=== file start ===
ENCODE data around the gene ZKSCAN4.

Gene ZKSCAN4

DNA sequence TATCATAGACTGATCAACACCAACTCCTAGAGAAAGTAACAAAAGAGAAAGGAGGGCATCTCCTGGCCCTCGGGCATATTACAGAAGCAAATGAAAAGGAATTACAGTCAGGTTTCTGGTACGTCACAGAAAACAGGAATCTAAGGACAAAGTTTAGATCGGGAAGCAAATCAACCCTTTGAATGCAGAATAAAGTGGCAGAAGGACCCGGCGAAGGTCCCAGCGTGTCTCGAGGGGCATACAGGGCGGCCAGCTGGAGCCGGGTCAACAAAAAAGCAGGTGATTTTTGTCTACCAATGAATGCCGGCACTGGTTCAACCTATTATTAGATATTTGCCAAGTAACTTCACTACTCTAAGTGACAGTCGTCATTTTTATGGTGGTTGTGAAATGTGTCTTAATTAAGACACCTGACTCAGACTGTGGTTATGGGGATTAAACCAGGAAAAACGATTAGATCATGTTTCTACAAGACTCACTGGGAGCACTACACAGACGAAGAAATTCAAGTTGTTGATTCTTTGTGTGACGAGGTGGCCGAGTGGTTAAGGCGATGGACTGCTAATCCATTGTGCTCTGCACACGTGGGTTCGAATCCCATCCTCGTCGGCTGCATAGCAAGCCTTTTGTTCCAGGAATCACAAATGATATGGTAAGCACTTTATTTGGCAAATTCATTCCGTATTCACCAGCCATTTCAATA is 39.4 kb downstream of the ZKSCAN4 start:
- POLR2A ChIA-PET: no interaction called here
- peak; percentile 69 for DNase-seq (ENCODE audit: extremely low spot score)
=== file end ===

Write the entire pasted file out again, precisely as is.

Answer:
ENCODE data around the gene ZKSCAN4.

Gene ZKSCAN4

DNA sequence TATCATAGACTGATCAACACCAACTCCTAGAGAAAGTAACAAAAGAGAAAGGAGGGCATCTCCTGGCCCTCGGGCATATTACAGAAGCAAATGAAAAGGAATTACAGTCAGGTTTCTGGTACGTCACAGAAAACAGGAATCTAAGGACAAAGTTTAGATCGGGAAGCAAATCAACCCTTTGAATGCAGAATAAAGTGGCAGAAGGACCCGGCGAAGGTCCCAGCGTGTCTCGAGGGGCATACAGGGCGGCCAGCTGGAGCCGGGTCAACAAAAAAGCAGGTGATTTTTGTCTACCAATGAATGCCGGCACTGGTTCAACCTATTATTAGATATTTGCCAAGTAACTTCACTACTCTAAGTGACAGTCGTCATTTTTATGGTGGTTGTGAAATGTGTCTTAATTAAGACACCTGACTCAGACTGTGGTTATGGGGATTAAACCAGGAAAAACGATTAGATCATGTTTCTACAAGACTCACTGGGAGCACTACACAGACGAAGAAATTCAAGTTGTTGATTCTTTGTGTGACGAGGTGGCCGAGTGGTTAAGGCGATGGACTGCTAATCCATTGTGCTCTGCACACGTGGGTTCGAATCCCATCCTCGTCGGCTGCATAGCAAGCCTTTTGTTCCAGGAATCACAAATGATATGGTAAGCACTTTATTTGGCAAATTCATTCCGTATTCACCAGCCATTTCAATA is 39.4 kb downstream of the ZKSCAN4 start:
- POLR2A ChIA-PET: no interaction called here
- peak; percentile 69 for DNase-seq (ENCODE audit: extremely low spot score)